Can You Overwater A Bonsai Tree?

While we often worry about a Bonsai tree drying out, you should be equally worried about overwatering. You can overwater a Bonsai, making it vital that you check soil moisture before you water. Your soil should always be moist but should not always be wet. The period between watering allows oxygen to reach the roots, promoting growth. If your soil is constantly soaked, this process cannot happen. 

Bringing back to life dead tre

Outside constantly wet soil, you may notice other changes with your Bonsai from overwatering. You want to watch for symptoms like an unstable trunk, branches getting weak or smaller, a change in leaf color, and leaf drop. When you notice changes like these, it can indicate that your tree has been overwatered for some time, and there is a risk of root rot

Bonsai tree in pot and green watering can

If you are worried about an overwatered tree, you can take steps to care for it. Move your Bonsai into a new pot after rinsing the roots; you will want to water sparingly and ensure the tree gets plenty of sunlight. 

Are Bonsai Trees Hard To Care For?

What goes into the care of a Bonsai is not overly complex, but these trees do require consistent maintenance and upkeep. Like most other plants you will work with, you should be familiar with your specific Bonsai’s fertilizing, watering, soil, and sunlight needs. Since Bonsai trees come in many types or species, you can focus on getting types that are easier to care for, like Jade. 

Amazon offers a dwarf Jade Bonsai here.

The amount of care required not only changes based on species but the conditions surrounding the Bonsai. One example being if the tree lives indoors or outdoors.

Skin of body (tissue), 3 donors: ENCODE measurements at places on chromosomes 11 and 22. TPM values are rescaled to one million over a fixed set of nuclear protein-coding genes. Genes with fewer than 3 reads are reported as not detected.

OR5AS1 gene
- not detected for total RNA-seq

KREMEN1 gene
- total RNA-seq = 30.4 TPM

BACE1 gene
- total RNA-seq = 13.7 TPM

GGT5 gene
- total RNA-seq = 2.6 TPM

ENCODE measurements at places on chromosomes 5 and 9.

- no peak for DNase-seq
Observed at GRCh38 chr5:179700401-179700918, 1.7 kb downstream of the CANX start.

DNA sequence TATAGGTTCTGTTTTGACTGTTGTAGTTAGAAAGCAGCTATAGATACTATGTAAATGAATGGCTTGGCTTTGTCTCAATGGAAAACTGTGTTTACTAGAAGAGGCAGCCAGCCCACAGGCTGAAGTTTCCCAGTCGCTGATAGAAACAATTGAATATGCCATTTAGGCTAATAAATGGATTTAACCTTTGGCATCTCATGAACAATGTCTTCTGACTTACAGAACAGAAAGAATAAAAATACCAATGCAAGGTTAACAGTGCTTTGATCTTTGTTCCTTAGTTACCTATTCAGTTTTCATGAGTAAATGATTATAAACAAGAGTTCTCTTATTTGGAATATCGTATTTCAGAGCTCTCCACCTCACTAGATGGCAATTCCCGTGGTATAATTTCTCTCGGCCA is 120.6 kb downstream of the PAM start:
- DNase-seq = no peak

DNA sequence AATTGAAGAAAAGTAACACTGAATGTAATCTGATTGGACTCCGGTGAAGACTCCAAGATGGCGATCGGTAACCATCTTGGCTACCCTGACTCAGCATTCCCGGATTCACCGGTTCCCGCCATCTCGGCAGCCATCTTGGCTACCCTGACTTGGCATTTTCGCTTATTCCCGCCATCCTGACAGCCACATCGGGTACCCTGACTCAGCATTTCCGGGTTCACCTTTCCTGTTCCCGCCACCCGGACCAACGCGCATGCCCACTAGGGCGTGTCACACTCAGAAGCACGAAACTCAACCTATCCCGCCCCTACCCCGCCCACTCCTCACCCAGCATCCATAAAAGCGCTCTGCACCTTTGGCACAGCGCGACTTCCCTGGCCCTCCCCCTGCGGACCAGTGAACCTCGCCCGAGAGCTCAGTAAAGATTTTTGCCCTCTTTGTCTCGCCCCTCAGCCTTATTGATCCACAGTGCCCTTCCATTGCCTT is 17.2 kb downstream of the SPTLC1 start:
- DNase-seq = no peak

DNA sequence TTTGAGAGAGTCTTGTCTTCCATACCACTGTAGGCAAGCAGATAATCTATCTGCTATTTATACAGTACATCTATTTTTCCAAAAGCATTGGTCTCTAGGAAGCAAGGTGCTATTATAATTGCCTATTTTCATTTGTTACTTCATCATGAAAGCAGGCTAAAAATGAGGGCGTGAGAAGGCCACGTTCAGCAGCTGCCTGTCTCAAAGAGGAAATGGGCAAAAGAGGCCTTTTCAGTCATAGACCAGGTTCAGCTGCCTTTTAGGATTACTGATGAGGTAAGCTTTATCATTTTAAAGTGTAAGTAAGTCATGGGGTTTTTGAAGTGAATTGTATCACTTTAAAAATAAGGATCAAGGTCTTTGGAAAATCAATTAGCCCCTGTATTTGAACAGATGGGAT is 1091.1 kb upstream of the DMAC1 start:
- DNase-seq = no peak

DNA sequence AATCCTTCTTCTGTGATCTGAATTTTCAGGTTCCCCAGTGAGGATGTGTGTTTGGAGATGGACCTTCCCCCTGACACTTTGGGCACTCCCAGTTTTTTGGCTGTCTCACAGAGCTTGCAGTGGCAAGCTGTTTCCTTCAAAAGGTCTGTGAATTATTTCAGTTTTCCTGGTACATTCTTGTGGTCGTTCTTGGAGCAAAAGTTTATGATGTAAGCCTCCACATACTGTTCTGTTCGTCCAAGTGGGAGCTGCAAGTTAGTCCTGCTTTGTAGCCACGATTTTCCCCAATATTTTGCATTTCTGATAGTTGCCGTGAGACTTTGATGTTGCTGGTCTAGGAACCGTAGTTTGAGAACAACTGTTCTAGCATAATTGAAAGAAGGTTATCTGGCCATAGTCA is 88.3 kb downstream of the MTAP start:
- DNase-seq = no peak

With the proper care, a Bonsai can live long, some reaching over 100 years old. It is worth it to learn the ins and outs of whichever Bonsai you choose. The more you work with these trees, the easier the care becomes, and for most, this care turns into a lifelong hobby. 

How Do You Care For A Bonsai Tree Indoors?

Many Bonsai trees live happily indoors. Among these are tropical species such as the Hawaiian Umbrella and the Ficus Bonsai. Just like Bonsai trees outdoors, you need to monitor indoor Bonsai trees when it comes to the amount of light and water they are getting, their soil, and the surrounding temperature and humidity. 

Have a look at this Ficus Bonsai here on Amazon.

Indoor Bonsai trees should be placed in a location that gets plenty of direct sunlight or should be getting at least 10 hours of artificial light. Use humidity trays or daily misting to stay on top of humidity and be well-informed on the temperature requirements of your species of tree. 

You can find a decorative humidity tray for your Bonsai here on Amazon.

Wherever your Bonsai has been placed, you should constantly be checking the soil moisture. As we discussed, checking your soil’s moisture daily will allow you to know precisely when you should water your indoor tree. Water immersion is excellent for indoor Bonsai, but you can get what you need from overhead watering as well. 

Below is a short video on indoor Bonsai care.

Read more on our blog post, “17 Extra Large Indoor Planters That Will Transform Your Home”.

Concluding Thoughts

How often you water and how much water your Bonsai needs often changes based on the species of tree you have and the environment the Bonsai is living in. You want to check your soil moisture daily to ensure your tree gets enough water but not getting overwatered. Soil moisture can be accurately gauged using a moisture meter, or you can make an educated guess based on the finger test.

Your tree should be getting enough water to soak the roots and to keep the soil consistently moist. We hope you found this article helpful when it comes to watering your own Bonsai. Happy Gardening! 

Are you looking for some inspiration when it comes to your landscape? Have a look through our blog post, “30 Moss Garden Ideas That Will Inspire You (Both Indoor And Outdoor)”.